The Urban Dictionary says one of the definitions for “what’s the skinny” means “an inquiry for inside information”.
Twenty-nine year after the alleged 1989 Tiananmen Square Massacre, the U.S. media continues to annually remind the world of what happened but are they wrong with all their facts?
I’ve talked to several Chinese American friends, now US citizens, that lived in China in 1989. They all say the student leaders behind the Tiananmen Square protest/massacre, April 14 – June 4, 1989, were supported by the CIA.
I asked myself, “Was this another conspiracy theory?”
However, my curiosity was stirred, so I spent hours searching the internet for clues to validate what I had been told, and I discovered several interesting coincidences.
The new U.S. Ambassador in China was James Lilley, a former CIA operative who worked in Asia and helped insert CIA agents into China. Future President H. W. Bush served as Chief of the U.S. Liaison Office in Beijing (1974 – 1976), and he went from there to serve as Director of the CIA (1976 – 1977).
Why did President H. W. Bush replace Winston Lord as ambassador to China during the early days of the Tiananmen Square incident with former CIA agent James Lilley? After all, Lord spoke some Chinese and was a key figure in the restoration of relations between the U.S. and China in 1972. Wasn’t he the best man for the job during a crisis like the Tiananmen Square Incident?
I returned to my friends and asked, “How do you know the CIA helped the student leaders of the protest?”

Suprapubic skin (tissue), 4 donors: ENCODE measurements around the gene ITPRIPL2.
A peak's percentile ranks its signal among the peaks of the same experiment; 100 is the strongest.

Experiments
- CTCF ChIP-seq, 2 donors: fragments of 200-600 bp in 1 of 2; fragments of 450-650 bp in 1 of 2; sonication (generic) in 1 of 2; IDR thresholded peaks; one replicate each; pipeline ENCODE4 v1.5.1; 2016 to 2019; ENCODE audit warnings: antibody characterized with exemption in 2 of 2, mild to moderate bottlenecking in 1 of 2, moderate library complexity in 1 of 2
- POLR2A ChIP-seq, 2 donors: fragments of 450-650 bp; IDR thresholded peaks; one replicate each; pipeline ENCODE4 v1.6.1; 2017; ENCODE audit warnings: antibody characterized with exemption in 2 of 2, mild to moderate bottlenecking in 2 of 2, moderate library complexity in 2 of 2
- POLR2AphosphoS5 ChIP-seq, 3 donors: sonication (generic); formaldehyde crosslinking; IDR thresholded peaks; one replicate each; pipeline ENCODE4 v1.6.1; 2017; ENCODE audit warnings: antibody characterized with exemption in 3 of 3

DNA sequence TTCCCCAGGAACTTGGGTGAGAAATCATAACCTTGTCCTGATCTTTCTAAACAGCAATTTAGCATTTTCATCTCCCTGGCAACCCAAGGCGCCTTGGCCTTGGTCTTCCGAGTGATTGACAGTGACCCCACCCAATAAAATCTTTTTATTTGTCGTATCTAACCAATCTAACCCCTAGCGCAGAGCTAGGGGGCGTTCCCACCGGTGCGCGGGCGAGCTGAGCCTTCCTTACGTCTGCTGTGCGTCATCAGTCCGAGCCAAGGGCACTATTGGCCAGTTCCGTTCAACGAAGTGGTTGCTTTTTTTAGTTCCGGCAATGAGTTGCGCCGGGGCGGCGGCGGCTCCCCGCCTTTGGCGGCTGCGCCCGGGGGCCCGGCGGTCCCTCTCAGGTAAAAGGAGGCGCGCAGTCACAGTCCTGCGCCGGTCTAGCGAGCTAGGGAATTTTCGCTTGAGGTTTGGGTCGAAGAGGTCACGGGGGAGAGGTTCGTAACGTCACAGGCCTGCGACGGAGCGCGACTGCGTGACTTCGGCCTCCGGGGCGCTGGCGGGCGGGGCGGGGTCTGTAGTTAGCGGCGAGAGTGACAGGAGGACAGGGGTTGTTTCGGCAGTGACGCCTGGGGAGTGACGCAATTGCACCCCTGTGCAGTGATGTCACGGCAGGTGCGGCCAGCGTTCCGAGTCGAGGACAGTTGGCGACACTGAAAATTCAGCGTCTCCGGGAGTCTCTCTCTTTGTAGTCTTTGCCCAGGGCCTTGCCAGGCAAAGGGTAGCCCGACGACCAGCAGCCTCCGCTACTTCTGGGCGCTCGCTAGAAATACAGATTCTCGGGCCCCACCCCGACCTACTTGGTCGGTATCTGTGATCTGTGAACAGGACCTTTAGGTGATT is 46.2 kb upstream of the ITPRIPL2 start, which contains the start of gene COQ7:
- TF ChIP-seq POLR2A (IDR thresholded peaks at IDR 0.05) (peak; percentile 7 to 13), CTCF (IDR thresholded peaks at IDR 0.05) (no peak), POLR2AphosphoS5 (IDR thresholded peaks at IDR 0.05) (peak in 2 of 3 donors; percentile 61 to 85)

“It’s obvious,” was the answer. The reason, they explained was the fact that it was very difficult, almost impossible, for anyone in China to get a visa to visit the United States before the 21st century. Yet most of the young student leaders of the Tiananmen Square incident left China quickly after the event with U.S. Visas and prospered in the West without any obvious difficulty.
I returned to my investigation to verify these claims and found Let’s Welcome Chinese Tourists By J.W. Marriott Jr. This piece talked about how difficult it was for Chinese to get U.S. Visas at that time.
Another piece I found in The Washington Post also documented how difficult it was to get a visa to visit the United States from China. I read another piece in The Chicago Tribune on the same subject. And my wife, Anchee Min, told me her brother and two sisters were denied visas to the U.S.
Continued in Part 2 on August 1, 2018
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